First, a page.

The NFLPA had to know that when the named plaintiffs in the Brady v. NFL suit stepped up and demanded free agency as part of the global settlement needed to finish the new CBA in time for Thursday's vote at the owners meetings in Atlanta, people were going to go nuts. At this point, anything seen as an impediment to labor peace will be about as well-regarded as Al Franken showing up to attend a Michele Bachmann fundraiser. Especially from the side of the players, who some fans think are too greedy anyway.
It appears that the fans aren't the only ones objecting to this last-minute contractual smash-and-grab. Minnesota Vikings punter Chris Kluwe, one of the funnier and more outspoken players in the league (we'll never forget his personal messages to Roger Goodell) had a bit of Twitter ammo to throw at those involved:
The bleepage of the offending word is ours, but you get the idea. Asked by Judd Zulgad of the Minneapolis Star-Tribune to explain himself, Kluwe had this to say:
Asked if he was really upset or just having fun, Kluwe said: "It's like a mix of both. The thing is we're so close to having a deal done and to kind of pull that at the last minute it feels kind of like blackmail. We all out the owners when they do crap like that and it's only fair to call out our own people when they do the same thing. I'm against hypocrisy wherever it's at. Just finish the deal up so we can get the season going."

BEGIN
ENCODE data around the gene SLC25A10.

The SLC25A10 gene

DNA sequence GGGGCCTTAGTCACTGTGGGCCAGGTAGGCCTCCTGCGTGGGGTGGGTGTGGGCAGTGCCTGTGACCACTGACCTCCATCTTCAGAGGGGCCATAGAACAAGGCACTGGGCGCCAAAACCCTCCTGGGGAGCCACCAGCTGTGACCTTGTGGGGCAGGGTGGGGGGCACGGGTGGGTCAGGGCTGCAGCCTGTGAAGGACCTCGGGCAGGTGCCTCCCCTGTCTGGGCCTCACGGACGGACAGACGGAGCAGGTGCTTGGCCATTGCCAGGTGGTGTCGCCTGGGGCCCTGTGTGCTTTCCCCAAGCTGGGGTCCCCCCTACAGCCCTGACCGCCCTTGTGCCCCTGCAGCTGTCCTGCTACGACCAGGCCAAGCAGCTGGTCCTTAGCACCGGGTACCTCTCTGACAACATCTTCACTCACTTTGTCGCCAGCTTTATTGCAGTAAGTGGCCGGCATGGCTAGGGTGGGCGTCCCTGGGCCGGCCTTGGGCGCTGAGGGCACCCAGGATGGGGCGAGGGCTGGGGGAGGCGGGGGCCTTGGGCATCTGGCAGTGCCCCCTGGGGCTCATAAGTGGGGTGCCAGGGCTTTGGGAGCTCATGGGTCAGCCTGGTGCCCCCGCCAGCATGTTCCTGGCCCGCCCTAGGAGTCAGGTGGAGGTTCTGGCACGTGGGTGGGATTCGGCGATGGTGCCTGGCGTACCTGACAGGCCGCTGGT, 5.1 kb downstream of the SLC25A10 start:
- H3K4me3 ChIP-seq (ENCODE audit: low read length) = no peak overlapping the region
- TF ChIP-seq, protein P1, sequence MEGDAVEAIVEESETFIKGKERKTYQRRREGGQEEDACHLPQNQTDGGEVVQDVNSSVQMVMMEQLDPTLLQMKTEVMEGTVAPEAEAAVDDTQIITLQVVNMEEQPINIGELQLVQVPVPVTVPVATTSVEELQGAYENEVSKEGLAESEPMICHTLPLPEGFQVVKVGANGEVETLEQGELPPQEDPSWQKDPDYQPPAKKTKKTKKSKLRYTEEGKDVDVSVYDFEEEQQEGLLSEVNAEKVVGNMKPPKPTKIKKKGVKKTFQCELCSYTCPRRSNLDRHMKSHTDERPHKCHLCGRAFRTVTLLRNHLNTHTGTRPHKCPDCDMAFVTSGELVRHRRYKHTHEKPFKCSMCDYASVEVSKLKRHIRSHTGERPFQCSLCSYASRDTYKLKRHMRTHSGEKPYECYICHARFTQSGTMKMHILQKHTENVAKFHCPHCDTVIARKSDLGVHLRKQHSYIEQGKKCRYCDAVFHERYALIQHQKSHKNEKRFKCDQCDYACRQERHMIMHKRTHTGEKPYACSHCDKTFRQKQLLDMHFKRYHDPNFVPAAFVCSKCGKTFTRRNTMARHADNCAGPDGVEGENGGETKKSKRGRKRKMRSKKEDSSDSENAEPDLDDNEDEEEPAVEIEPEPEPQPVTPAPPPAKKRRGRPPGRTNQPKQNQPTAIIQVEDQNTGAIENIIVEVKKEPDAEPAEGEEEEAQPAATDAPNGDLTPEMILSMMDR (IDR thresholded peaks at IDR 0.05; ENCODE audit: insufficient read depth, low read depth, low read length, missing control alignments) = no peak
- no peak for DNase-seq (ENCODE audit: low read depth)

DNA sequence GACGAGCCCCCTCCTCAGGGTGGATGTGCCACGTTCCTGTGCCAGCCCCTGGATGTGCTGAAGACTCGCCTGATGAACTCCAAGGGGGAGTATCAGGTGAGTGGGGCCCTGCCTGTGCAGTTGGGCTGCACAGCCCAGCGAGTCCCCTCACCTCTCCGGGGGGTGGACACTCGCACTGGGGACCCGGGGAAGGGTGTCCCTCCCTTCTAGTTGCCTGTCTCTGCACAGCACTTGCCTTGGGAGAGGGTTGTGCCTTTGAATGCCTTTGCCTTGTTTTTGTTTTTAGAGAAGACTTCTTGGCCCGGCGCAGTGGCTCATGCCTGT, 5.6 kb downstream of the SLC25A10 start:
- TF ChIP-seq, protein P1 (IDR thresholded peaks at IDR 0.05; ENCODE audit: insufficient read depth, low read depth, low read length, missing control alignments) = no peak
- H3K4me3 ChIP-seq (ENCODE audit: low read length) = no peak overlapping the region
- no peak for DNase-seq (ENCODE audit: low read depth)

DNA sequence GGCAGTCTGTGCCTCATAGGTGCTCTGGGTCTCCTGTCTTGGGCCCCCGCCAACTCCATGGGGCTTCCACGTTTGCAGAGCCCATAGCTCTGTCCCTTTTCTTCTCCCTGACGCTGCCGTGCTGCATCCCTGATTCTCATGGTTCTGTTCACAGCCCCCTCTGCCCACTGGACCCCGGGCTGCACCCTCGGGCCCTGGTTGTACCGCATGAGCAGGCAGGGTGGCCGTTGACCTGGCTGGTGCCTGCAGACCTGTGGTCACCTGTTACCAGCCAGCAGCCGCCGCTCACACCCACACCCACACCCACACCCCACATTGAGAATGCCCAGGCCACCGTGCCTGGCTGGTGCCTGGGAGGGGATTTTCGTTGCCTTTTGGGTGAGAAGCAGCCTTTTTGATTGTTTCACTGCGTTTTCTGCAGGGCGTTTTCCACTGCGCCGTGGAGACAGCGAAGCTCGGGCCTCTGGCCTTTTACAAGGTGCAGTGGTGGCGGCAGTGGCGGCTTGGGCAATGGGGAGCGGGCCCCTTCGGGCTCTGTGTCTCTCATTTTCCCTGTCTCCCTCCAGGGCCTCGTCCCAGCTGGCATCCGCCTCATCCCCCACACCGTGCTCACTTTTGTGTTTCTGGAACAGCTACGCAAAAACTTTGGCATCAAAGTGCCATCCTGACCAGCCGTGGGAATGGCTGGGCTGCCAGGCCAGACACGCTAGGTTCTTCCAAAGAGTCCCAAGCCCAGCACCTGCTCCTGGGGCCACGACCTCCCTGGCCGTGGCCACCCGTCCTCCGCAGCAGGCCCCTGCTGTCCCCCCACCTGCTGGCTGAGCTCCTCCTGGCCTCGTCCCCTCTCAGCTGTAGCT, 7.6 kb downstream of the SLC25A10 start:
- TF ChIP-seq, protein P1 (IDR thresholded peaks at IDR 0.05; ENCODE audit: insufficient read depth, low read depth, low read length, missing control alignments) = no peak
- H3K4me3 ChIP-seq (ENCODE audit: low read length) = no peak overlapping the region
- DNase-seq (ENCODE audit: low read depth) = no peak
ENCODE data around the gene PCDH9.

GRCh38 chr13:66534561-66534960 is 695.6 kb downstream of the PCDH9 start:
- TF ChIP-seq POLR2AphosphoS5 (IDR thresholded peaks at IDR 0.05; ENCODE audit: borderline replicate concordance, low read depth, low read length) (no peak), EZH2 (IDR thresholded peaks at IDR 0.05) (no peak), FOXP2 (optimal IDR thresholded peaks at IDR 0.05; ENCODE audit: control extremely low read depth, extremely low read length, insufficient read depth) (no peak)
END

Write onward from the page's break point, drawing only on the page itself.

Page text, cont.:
Kluwe's tweet came after Yahoo! Sports reported the agent for Jackson, a Chargers wide receiver, and Logan Mankins, a Patriots guard, were demanding their clients become unrestricted free agents once the lockout is lifted or receive $10 million payments as part of the settlement of the case.
"I get that they got screwed over with how the uncapped year worked out [last season], but at some point 80 or 90 percent in this league would love to play for a restricted free-agent offer," Kluwe said. "That's getting paid a pretty good sum of money for one year. I know I'd gladly pay for a restricted free-agent tender. You're going to make more money than the average American makes in their lifetime in one year."
I'll give Kluwe credit for being an equal-opportunity blaster — he's the only player I know of in this entire labor fight to go after the owners and his own brethren — but this probably isn't the best time to present anything but a united front, especially since most of the players sticking their noses out right now are doing so as a matter of gamesmanship — just as the owners have with back-door expense credits and the recent "right of first refusal" nonsense. This is all a process, and the sooner we all realize that negotiations aren't generally decided by the better angels of our nature, the more we'll be able to see these chess moves for what they really are.